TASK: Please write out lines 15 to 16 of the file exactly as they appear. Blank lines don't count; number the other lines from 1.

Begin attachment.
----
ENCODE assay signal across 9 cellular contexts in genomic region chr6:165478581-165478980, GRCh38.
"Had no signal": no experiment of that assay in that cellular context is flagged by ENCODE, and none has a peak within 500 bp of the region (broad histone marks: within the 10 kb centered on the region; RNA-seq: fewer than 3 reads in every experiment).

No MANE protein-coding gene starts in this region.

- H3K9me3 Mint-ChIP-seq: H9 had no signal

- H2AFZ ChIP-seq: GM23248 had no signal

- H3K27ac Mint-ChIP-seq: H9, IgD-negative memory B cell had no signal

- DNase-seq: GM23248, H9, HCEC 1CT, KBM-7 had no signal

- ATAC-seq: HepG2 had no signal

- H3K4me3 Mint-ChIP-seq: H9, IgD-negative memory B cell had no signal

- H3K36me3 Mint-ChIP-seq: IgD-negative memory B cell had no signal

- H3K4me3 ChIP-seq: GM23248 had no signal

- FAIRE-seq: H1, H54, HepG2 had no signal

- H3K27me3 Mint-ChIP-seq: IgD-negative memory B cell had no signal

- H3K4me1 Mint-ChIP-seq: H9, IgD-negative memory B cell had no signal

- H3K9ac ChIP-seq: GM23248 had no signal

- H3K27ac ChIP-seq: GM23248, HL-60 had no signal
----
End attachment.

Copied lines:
- H3K9ac ChIP-seq: GM23248 had no signal

- H3K27ac ChIP-seq: GM23248, HL-60 had no signal